Yes I know it doesn’t always feel fun when the kids have got the glue gun out and the glitter is all over the kitchen floor. I have lost count of the number of bits of cardboard we have in various states on our “I am still working on it shelf” in the garage. But seriously there’s good reasons why I can’t shake that urge to jump in my car every time I get a voucher in my inbox from Joann’s or Michaels’ craft shops!
This Halloween I was reminded of the pure joy you get from making something, as a parent-kid team. Something that starts in your collective imagination and ends up as something useful and fun to make is the best. As I laughed out loud with my 13 year old, whilst we pinned bags of cereal on her black jacket in a home-made make-shift costume. I had a flash back to her as an 18 month old making play dough balls with me in the kitchen. Then I realized it’s simple:
What we cannot imagine we cannot do. And we cannot do what we cannot imagine!
If we don’t have time to be creative thinkers and doers (at any age) we might not know that if you can imagine it, it can be. I don’t mean this in that anything is possible, yes you can be anything, kind of way, but really if it’s not able to enter your consciousness in any form how can you know something is possible? How can we change things, make things better if we can’t picture a better way in our mind? If all the voices in your books, school, home, religion, club, gang, church sound the same, how can you see things differently?
How does crafting help you may ask? Well here are 8 possibilities for you to imagine!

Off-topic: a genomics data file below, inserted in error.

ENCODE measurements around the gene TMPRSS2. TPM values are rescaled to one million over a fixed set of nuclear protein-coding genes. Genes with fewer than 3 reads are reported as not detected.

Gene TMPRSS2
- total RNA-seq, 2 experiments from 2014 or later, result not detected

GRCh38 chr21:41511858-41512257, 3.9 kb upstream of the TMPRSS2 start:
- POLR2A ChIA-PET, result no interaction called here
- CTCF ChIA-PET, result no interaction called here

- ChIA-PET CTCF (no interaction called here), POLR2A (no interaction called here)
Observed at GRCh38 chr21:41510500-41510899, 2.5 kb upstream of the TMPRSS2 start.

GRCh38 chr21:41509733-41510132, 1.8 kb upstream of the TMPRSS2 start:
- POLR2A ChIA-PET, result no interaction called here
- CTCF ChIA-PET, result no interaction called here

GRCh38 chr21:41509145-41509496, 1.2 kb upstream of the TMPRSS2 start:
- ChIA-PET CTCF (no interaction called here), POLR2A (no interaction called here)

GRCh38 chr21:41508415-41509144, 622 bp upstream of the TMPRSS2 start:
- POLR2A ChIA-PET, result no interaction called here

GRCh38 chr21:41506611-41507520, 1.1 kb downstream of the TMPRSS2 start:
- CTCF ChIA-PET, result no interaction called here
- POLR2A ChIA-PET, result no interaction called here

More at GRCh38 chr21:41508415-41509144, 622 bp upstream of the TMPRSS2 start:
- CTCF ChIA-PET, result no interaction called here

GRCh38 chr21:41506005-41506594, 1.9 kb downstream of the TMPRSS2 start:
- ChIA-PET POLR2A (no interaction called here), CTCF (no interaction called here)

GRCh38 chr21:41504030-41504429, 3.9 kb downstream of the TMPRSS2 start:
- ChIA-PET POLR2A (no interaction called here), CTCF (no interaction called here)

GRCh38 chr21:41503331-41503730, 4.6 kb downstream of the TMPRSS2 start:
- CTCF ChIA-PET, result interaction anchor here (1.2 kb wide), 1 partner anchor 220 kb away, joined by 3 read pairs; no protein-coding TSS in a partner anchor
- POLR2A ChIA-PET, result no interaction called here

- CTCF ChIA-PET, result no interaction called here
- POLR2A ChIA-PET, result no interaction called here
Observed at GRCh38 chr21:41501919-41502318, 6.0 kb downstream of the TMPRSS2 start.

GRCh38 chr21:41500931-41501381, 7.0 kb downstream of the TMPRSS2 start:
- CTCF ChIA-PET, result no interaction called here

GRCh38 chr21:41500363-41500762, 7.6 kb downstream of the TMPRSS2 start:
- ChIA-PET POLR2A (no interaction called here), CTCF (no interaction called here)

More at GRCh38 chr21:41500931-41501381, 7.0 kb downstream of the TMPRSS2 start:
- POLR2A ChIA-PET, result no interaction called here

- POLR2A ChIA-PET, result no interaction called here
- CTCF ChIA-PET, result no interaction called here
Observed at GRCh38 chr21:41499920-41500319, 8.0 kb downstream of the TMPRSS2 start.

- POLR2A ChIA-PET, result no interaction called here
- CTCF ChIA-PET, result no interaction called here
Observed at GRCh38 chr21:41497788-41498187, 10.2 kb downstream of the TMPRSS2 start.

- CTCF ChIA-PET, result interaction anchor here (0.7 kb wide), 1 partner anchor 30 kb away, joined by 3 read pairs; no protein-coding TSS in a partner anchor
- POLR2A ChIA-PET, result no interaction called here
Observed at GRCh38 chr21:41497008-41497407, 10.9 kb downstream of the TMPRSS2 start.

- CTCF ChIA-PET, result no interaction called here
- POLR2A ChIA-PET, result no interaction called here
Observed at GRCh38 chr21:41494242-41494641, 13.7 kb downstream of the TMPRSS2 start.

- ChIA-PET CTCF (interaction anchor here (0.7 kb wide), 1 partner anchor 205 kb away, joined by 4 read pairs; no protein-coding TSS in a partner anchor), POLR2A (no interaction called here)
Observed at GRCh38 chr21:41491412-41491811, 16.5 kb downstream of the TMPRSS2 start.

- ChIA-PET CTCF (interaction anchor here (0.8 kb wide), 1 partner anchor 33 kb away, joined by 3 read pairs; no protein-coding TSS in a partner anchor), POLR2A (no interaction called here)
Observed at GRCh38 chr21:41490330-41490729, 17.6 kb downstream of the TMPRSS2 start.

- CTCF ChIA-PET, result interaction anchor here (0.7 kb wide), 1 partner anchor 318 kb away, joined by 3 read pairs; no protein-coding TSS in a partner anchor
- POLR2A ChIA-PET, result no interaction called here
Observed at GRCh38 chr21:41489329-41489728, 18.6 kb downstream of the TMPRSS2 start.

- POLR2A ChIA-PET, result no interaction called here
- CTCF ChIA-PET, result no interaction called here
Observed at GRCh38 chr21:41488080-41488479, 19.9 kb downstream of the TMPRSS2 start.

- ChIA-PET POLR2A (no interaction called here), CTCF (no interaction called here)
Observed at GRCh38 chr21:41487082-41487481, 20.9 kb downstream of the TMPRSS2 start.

1- Crafting let’s you communicate and sit with your feelings. There is a joy in just putting things together with your hands.
2- The more materials you get your hands on the more you can work out what makes you tick, what challenges and delights or calms you down.
3- Making things allows you to ingest and learn stuff. That cardboard box you made into a house is a 3D shape and it really needed some planning to allow you to have the door and windows where you wanted them!
4- Sometimes crafts come in kits (argh!) and you have to sit down and follow the instructions. This can be more challenging or more enjoyable for each child. And with kits that gap between the image and the thing you make can be wider or closer according to how well you follow the instructions!
5- Teamwork – yes sometimes you make things together and you have to be able to explain what you see in your own imagination so you can make it a reality together.
6- Time together – actually just sitting and crafting alongside each other means you are “doing something together” and that’s when those surprise conversation sometimes happen – like when you are in the car or walking the dog.
7- Crafting teaches us to TRY, yes its true we have all had many failed attempts at crafting, which ultimately teach kids that it’s good to try something anyhow, even if it’s not a roaring success